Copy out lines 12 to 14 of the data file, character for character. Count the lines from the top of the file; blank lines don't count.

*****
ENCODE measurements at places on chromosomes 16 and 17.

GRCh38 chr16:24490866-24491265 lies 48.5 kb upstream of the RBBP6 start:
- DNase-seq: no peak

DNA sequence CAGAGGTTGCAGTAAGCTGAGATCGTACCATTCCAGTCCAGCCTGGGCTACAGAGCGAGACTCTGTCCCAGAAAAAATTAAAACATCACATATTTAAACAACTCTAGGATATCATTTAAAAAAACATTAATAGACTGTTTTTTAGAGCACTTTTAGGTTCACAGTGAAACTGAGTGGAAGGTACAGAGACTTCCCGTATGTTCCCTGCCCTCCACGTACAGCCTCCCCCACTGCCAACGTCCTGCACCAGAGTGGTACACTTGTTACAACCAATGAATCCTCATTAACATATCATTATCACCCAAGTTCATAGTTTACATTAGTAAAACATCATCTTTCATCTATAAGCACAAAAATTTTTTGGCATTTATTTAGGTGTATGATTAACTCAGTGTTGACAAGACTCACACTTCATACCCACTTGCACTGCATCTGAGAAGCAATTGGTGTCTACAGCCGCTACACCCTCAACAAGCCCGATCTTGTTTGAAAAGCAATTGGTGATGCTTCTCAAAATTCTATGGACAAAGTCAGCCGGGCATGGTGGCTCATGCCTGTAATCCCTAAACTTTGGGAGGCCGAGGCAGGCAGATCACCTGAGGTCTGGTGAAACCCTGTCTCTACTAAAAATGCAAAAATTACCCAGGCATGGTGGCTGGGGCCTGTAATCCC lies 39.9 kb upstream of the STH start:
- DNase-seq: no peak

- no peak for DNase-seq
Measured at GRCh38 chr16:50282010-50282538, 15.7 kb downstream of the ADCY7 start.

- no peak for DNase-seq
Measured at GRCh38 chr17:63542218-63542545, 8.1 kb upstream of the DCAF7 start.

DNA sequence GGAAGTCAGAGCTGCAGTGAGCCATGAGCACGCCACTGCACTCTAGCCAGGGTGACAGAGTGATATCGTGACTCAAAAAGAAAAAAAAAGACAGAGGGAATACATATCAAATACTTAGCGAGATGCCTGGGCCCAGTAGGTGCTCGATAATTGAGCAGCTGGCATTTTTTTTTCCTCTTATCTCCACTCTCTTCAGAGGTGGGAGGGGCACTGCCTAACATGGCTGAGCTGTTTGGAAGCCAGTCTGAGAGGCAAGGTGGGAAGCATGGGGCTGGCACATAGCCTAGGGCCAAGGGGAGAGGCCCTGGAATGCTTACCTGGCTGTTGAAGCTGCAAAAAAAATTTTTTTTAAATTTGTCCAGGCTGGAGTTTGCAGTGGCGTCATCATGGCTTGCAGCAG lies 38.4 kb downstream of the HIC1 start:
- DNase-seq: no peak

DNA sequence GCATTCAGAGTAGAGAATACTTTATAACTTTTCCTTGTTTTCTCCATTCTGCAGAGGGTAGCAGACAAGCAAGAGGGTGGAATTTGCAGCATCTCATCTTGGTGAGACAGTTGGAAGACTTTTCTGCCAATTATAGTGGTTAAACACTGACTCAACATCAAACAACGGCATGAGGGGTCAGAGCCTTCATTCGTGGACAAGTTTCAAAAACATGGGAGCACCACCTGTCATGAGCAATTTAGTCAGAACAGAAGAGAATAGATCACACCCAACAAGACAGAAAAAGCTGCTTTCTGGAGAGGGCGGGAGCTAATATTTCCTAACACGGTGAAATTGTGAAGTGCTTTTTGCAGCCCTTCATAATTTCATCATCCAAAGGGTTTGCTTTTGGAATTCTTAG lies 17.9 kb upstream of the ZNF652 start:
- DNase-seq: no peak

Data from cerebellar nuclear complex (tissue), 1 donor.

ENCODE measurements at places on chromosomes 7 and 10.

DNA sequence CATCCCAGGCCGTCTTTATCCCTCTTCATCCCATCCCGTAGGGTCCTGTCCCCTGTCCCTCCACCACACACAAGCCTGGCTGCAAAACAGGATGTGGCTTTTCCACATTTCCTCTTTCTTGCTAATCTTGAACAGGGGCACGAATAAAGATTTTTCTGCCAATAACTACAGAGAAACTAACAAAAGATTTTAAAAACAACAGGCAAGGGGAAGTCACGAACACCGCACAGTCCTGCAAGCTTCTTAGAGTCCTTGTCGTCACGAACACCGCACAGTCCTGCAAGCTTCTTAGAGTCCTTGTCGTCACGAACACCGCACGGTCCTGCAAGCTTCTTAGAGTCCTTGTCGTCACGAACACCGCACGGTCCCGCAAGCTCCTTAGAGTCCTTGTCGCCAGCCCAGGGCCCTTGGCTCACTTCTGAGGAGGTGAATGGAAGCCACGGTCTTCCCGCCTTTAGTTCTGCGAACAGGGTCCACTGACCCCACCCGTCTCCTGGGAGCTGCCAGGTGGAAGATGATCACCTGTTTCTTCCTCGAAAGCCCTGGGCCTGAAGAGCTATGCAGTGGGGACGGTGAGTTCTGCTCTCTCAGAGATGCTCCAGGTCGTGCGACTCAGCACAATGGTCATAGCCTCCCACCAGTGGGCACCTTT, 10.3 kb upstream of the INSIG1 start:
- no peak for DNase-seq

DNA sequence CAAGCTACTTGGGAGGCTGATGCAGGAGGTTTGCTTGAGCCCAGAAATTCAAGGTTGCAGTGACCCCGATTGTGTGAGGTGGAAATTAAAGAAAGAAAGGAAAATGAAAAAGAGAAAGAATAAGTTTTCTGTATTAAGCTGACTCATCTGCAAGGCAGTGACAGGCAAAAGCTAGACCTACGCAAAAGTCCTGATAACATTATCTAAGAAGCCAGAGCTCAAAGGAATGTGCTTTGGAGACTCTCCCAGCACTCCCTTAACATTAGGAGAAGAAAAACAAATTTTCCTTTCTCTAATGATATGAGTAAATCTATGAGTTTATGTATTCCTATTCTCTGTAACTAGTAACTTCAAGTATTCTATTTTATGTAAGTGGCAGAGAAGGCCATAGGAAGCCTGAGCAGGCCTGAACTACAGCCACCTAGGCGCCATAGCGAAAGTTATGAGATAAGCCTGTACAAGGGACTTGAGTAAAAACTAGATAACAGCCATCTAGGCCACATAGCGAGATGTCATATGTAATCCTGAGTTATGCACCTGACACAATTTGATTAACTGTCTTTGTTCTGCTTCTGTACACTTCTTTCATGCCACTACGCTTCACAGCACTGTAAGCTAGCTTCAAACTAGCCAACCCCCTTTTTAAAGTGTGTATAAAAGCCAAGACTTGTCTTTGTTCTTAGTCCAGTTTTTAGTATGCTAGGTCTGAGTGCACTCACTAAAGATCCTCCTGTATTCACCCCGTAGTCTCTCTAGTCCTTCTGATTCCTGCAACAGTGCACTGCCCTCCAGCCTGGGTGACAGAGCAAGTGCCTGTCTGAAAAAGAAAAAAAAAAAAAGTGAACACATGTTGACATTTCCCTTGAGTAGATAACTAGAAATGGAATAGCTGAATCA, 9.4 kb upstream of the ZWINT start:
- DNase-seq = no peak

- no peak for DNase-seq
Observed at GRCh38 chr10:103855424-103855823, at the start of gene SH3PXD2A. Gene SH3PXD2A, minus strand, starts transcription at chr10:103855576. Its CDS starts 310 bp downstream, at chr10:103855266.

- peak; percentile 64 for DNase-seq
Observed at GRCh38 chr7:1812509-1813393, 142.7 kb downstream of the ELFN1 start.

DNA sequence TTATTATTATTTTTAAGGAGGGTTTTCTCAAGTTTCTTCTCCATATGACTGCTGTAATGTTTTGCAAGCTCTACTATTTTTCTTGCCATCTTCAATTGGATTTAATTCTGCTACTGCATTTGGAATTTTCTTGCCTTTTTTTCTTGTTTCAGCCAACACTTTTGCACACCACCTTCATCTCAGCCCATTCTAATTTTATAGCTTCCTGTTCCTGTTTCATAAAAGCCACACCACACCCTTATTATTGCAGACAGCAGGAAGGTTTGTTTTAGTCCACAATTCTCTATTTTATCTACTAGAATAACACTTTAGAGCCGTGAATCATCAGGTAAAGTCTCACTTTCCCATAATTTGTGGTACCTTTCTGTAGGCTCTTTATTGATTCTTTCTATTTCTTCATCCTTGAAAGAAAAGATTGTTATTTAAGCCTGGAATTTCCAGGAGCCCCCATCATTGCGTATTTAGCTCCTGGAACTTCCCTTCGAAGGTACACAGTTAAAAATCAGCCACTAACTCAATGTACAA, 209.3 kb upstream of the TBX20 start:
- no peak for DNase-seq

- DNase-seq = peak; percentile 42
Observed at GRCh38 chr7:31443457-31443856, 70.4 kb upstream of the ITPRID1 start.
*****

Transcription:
DNA sequence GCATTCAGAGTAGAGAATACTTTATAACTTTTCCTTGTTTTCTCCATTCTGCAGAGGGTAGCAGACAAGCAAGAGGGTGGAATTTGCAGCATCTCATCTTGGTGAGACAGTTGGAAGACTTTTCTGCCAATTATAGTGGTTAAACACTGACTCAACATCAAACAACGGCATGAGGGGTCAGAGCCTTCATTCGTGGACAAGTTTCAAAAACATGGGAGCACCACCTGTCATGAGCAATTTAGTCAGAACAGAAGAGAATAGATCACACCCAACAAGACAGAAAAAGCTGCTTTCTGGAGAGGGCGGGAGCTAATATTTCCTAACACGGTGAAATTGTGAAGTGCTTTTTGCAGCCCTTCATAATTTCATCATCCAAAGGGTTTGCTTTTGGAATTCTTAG lies 17.9 kb upstream of the ZNF652 start:
- DNase-seq: no peak

Data from cerebellar nuclear complex (tissue), 1 donor.